One of the most heated debates in “Western” countries these days concerns how to deal with individuals who either have traveled or consider traveling to Syria or Iraq in order to join Daesh and return to a “Western” country in which they are citizens. Australia recently announced that they plan to strip Australian-born individuals who fight with Daesh of their Australian citizenship. The United Kingdom already has laws that allow them to strip citizens of their British nationality if it is “conductive to the public good.” Sweden, my home country, gained international attention in somewhat suspicious circles for what to many seemed to be the complete opposite approach to the problem: the city of Stockholm has outlined a plan for how to deal with members of extremist movements, which involves what they call inclusive measures such as assistance with finding housing as well as an occupation, but also health efforts needed to deal with trauma and PTSD that are expected to be common among participants in warfare. Needless to say perhaps, the idea that Swedish tax money could go to treat the trauma of a person who himself decided to travel to a foreign country to participate in barbarism has generated quite an emotional reaction. I’d like to take this opportunity to scratch the surface of the ethical problems of this general problem, show why Stockholm did the right thing, and underline that we are having really, really bad moral luck. Continue reading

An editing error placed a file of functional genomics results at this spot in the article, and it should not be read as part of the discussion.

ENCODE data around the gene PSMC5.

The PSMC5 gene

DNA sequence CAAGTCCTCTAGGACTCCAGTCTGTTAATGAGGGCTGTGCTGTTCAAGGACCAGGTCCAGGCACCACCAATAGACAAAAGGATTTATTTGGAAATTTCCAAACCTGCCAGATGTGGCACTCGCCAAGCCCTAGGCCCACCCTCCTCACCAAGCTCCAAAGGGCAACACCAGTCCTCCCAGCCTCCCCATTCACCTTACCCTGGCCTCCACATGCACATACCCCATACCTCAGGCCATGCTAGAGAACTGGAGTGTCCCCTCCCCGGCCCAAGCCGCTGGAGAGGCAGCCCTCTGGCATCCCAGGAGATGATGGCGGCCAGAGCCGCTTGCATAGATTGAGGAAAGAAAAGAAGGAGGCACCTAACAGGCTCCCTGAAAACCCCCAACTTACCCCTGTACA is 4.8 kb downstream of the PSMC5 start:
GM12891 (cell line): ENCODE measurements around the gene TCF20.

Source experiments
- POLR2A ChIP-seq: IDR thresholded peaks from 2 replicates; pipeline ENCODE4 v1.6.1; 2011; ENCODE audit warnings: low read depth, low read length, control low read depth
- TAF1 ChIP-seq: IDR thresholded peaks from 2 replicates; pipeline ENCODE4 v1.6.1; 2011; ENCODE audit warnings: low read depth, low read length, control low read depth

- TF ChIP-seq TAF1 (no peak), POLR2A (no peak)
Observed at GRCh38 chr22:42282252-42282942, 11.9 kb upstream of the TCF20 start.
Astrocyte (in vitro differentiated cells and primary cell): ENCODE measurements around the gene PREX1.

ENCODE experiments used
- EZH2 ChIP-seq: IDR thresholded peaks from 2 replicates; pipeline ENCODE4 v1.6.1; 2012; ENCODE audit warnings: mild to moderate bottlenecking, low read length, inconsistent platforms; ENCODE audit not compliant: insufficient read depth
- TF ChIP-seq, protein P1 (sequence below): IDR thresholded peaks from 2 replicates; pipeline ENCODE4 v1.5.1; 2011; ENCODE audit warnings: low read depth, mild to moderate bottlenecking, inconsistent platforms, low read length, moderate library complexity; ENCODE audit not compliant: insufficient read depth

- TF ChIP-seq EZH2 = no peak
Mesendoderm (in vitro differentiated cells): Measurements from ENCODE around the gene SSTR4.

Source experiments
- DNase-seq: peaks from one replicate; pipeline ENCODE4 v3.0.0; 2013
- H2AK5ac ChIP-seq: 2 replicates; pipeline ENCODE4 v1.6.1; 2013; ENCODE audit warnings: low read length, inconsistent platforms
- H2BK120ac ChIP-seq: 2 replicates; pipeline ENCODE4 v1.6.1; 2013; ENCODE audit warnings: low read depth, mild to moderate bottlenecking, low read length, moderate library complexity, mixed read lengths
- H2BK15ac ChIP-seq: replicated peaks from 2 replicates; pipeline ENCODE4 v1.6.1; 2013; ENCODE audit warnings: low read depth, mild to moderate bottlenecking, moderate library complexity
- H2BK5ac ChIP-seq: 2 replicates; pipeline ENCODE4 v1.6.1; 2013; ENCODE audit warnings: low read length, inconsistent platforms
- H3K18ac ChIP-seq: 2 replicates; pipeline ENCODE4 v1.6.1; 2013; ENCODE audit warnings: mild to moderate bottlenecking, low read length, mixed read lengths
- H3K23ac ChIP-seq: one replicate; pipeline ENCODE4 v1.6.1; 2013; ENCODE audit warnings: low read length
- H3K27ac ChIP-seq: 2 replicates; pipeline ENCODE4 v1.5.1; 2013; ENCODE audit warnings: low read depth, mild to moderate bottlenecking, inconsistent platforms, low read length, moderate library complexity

Punishment and Memory

The public outcry at the decision of the Crown Prosecution Service that Lord Janner was not fit to stand trial for 22 sex offences, the last of which were allegedly committed in the 1980s, appears to have led the CPS to initiate a review. Janner’s case raises several issues about the punishment of crimes that may have taken place in the relatively distant past. Continue reading

Should we punish crimes from the distant past?

Former Auschwitz SS officer Oskar Gröning is currently being tried as an accessory to murder for his role as an administrator in the extermination camp, and the trial has stirred up a lot of debate. One strand of the debate addresses the question whether Gröning was complicit in the extermination of prisoners, and whether he was culpable for this complicity. (Roger Crisp wrote a fascinating post on this a couple of weeks back.) But another strand – and the strand that I want to look at here – has addressed the question whether former Nazi war criminals should be tried and punished for deeds in their distant past. Eva Mozes Kor, an Auschwitz survivor and witness in Gröning’s trial has claimed that he shouldn’t be tried, though he should use his knowledge to help fight holocaust denial.

Let’s suppose that Gröning was indeed a culpable accomplice to murder. Should he then be punished? More generally, should serious crimes from decades go be punished? My intuition is that they should, but reflecting on why I have found it is not straightforward to defend this view. Continue reading

The Indignity of Imprisonment